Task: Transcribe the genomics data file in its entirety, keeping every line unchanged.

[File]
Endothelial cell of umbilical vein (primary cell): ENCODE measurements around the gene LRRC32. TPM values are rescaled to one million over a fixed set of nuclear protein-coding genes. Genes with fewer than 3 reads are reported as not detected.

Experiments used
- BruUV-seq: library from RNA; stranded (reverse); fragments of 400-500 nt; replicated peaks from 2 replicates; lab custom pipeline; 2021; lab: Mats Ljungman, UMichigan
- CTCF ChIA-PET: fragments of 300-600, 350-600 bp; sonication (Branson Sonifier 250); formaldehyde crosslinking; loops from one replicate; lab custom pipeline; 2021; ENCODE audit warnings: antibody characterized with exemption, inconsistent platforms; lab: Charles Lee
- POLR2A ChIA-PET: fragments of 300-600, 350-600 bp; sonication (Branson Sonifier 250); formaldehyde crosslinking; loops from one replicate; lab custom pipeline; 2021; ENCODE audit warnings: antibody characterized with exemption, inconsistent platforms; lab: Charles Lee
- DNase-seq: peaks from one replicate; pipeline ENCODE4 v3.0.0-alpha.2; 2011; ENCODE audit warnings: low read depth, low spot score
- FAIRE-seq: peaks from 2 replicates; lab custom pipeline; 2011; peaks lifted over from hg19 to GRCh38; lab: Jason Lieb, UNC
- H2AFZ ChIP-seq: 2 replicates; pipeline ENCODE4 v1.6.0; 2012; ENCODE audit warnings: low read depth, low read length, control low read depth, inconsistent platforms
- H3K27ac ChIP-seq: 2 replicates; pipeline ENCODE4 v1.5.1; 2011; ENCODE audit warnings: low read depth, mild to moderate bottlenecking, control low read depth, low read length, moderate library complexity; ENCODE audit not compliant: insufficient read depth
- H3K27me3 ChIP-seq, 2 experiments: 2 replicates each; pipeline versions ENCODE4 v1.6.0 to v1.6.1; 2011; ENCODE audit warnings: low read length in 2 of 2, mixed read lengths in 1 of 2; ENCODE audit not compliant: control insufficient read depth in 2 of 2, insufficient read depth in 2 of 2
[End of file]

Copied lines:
Endothelial cell of umbilical vein (primary cell): ENCODE measurements around the gene LRRC32. TPM values are rescaled to one million over a fixed set of nuclear protein-coding genes. Genes with fewer than 3 reads are reported as not detected.

Experiments used
- BruUV-seq: library from RNA; stranded (reverse); fragments of 400-500 nt; replicated peaks from 2 replicates; lab custom pipeline; 2021; lab: Mats Ljungman, UMichigan
- CTCF ChIA-PET: fragments of 300-600, 350-600 bp; sonication (Branson Sonifier 250); formaldehyde crosslinking; loops from one replicate; lab custom pipeline; 2021; ENCODE audit warnings: antibody characterized with exemption, inconsistent platforms; lab: Charles Lee
- POLR2A ChIA-PET: fragments of 300-600, 350-600 bp; sonication (Branson Sonifier 250); formaldehyde crosslinking; loops from one replicate; lab custom pipeline; 2021; ENCODE audit warnings: antibody characterized with exemption, inconsistent platforms; lab: Charles Lee
- DNase-seq: peaks from one replicate; pipeline ENCODE4 v3.0.0-alpha.2; 2011; ENCODE audit warnings: low read depth, low spot score
- FAIRE-seq: peaks from 2 replicates; lab custom pipeline; 2011; peaks lifted over from hg19 to GRCh38; lab: Jason Lieb, UNC
- H2AFZ ChIP-seq: 2 replicates; pipeline ENCODE4 v1.6.0; 2012; ENCODE audit warnings: low read depth, low read length, control low read depth, inconsistent platforms
- H3K27ac ChIP-seq: 2 replicates; pipeline ENCODE4 v1.5.1; 2011; ENCODE audit warnings: low read depth, mild to moderate bottlenecking, control low read depth, low read length, moderate library complexity; ENCODE audit not compliant: insufficient read depth
- H3K27me3 ChIP-seq, 2 experiments: 2 replicates each; pipeline versions ENCODE4 v1.6.0 to v1.6.1; 2011; ENCODE audit warnings: low read length in 2 of 2, mixed read lengths in 1 of 2; ENCODE audit not compliant: control insufficient read depth in 2 of 2, insufficient read depth in 2 of 2